It's no surprise that Clash loses steam as Phoenix's steeliness softens and the character falls captive to horribly designed and overly predictable story trappings. Phoenix loses the majority of her crew early on, leaving no one to command other than Tiger, who is elevated from bossed-around thug to the love of Phoenix's life. Not only is the romantic slant badly drawn and cheesily conceived, it thrusts Phoenix into a paint-by-numbers subservient woman-in-action role, albeit one that throws some nice kicks, that must be redeemed by a superior male that comes to her rescue in the end. It's hard to keep interest from waning because the two leads exhibit scant magnetism. It's also odd that Ngo and Nguyen have little chemistry since they are or were apparently an off-screen item. Admittedly, martial arts films are a little bit of a cinematic blindspot for me, but I understand that diehard fanatics of this genre primarily measure these films by the action on display and care far less about the bland narrative threads.
Clash has many well-constructed fight scenes filled with aerial takedowns and high-flying strikes amidst continuous henchmen droves. This is a credit to first time director Le Tranh Son's craftsmanship that all the fighting appears to be practical without wirework or any CG enhancements. The camera captures the action without flash, supporting a grittier feel over sensationalism. There's also a uniqueness in the fight choreography through an abundance of submission maneuvers utilized, ranging from neck cranks, leglocks and armbreakers. The downside here is that the combat may be too choreographed, working against the naturalistic exchanges and making the grappling more closely aligned with a MMA bout due to the quick array of submission reversals and escapes. If there's one prime criticism, it's that all the fight scenes are crafted in a similar fashion; there's very little differentiating the fights, leaving each one without any definitive identity of its own. The fight scenes try to keep the film afloat, but the script is like a pair of cement shoes sinking the entire picture.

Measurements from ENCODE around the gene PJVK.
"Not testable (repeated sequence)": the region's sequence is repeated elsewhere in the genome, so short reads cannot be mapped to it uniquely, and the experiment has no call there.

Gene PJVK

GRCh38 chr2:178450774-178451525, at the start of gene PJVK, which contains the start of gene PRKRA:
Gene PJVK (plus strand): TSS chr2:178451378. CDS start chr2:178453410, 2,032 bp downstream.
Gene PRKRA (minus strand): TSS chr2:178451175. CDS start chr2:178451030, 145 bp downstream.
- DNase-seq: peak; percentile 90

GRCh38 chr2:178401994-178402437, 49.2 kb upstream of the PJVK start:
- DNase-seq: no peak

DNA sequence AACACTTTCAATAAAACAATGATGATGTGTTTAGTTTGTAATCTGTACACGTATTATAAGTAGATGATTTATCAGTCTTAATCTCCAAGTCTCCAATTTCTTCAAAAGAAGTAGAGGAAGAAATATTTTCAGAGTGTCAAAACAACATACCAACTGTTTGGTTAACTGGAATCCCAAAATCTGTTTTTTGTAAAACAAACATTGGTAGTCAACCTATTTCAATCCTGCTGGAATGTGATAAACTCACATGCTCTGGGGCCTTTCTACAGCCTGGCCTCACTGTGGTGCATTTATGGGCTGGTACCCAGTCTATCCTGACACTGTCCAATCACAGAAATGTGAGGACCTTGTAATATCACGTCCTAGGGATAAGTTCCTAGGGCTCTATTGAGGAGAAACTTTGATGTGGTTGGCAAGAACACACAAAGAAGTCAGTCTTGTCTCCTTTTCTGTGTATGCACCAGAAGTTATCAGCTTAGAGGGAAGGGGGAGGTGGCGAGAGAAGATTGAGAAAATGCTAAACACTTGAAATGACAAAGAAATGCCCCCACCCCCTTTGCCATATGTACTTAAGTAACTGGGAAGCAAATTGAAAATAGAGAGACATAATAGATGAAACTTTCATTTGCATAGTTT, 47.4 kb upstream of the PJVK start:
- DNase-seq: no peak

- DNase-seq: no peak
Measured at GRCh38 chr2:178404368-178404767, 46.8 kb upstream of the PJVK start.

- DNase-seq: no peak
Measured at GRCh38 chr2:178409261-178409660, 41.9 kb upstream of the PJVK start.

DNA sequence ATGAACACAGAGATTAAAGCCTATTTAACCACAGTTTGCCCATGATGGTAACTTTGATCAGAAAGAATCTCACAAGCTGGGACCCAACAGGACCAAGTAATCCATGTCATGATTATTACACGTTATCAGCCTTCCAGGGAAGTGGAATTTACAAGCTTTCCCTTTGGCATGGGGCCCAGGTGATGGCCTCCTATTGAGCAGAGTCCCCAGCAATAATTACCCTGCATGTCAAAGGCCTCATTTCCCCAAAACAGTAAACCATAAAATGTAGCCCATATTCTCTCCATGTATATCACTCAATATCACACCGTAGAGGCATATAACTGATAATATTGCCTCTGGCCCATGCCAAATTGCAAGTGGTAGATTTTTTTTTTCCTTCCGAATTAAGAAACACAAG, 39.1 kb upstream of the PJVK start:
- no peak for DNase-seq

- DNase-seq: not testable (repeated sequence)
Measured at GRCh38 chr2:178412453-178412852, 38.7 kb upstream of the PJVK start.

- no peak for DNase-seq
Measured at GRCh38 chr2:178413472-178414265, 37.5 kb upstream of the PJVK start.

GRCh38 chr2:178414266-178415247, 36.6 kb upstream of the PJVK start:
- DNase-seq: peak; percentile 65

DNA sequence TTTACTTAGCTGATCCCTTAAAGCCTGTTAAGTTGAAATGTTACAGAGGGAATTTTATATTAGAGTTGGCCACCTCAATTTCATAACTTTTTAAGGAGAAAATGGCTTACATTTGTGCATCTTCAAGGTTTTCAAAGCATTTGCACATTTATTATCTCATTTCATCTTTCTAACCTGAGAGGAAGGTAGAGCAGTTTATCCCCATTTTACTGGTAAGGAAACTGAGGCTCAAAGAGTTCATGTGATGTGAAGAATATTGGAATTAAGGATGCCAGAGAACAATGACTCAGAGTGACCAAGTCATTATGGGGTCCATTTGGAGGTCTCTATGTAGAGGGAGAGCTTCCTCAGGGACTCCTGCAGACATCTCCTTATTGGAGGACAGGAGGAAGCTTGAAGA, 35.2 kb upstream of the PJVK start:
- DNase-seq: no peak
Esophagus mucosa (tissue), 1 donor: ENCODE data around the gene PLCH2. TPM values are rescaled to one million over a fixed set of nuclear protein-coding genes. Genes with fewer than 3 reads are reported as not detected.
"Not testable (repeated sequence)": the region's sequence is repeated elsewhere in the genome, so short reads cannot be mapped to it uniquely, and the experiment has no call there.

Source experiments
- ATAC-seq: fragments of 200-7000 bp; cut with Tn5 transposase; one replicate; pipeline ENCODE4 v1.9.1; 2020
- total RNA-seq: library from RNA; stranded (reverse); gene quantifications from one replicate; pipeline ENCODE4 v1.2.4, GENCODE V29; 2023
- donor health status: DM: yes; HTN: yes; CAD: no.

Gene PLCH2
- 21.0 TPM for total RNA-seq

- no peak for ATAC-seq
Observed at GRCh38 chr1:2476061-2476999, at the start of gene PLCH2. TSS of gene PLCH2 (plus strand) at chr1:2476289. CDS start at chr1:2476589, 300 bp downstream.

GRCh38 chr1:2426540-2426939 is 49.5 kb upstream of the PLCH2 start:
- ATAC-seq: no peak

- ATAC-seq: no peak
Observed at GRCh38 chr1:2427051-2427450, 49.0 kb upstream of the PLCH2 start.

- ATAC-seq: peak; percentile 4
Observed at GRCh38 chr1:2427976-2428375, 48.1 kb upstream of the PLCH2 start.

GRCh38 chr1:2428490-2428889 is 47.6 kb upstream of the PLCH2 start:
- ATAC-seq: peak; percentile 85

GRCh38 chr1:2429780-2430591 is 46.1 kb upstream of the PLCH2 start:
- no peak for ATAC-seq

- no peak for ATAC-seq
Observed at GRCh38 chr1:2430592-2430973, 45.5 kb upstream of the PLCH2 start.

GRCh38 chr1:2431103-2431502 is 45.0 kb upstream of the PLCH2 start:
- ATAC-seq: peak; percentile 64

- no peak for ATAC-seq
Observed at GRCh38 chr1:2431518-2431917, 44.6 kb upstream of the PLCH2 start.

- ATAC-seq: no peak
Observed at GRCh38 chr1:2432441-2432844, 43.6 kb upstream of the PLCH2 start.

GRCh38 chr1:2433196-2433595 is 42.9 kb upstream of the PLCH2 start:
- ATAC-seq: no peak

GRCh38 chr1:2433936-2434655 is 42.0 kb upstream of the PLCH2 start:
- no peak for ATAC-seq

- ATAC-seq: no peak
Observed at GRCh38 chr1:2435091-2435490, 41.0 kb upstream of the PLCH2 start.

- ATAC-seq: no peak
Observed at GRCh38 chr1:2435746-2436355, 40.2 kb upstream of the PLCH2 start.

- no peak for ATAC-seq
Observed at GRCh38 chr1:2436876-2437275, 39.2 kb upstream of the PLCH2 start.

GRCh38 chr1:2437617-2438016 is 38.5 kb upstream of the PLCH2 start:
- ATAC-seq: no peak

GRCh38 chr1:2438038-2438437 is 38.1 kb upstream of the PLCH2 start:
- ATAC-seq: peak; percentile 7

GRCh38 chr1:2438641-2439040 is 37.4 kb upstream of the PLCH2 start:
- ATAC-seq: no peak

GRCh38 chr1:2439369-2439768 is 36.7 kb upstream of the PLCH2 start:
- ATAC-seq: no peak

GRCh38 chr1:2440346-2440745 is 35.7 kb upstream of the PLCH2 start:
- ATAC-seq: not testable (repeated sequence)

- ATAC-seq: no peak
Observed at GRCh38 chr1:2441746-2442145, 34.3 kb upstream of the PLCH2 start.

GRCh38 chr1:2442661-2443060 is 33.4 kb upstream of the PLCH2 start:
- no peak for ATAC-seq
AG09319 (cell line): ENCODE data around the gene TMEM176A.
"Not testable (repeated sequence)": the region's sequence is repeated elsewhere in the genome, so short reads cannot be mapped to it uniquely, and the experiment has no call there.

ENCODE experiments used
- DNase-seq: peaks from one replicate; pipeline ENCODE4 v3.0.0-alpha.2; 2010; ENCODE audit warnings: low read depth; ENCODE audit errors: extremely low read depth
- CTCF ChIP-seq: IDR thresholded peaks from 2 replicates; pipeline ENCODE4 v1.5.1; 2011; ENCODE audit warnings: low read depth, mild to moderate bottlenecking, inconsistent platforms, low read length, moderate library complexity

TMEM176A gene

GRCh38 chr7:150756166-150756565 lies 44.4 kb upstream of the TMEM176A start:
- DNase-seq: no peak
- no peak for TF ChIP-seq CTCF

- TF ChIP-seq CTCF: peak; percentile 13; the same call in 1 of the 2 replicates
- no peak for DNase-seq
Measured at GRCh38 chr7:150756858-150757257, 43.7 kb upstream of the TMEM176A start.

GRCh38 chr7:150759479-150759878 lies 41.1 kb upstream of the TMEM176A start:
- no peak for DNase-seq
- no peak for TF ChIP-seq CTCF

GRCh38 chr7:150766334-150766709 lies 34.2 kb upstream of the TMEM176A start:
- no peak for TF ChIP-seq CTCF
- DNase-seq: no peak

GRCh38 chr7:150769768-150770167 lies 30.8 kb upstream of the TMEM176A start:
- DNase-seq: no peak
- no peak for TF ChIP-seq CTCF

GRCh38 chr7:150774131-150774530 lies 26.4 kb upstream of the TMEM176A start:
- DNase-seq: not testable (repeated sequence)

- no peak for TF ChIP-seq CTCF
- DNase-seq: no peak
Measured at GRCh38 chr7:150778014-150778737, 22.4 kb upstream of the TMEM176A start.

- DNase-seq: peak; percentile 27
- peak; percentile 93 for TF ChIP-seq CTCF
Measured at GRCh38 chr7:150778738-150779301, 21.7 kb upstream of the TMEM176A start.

Make or Break scene - The Reservoir Dogs-inspired assembling the crew scene makes the film. If not for this scene, it would be hard to stick with Clash after the sheer fun factor dips off so severely. For her part, Ngo's at her best here, exuding an icy glare and forceful command of the crew gathered. It's a lot of fun as well when Mr. Pink deja vu kicks in when the roly poly Ox complains about his codename then receives a stern face-bashing from Phoenix for doing so.
MVT - Quite easily, the fight scenes. While they never approach greatness, they are firmly in the very good category despite the aforementioned flaws. In short, the fight scenes are the glue holding together this anemically plotted film. There's just enough action bursts to keep you from nodding off or ejecting the disc. At least, in part, the fights were enough to drive this film to the #1 position in Vietnam for the 2009 box office.
Score - 6.25/10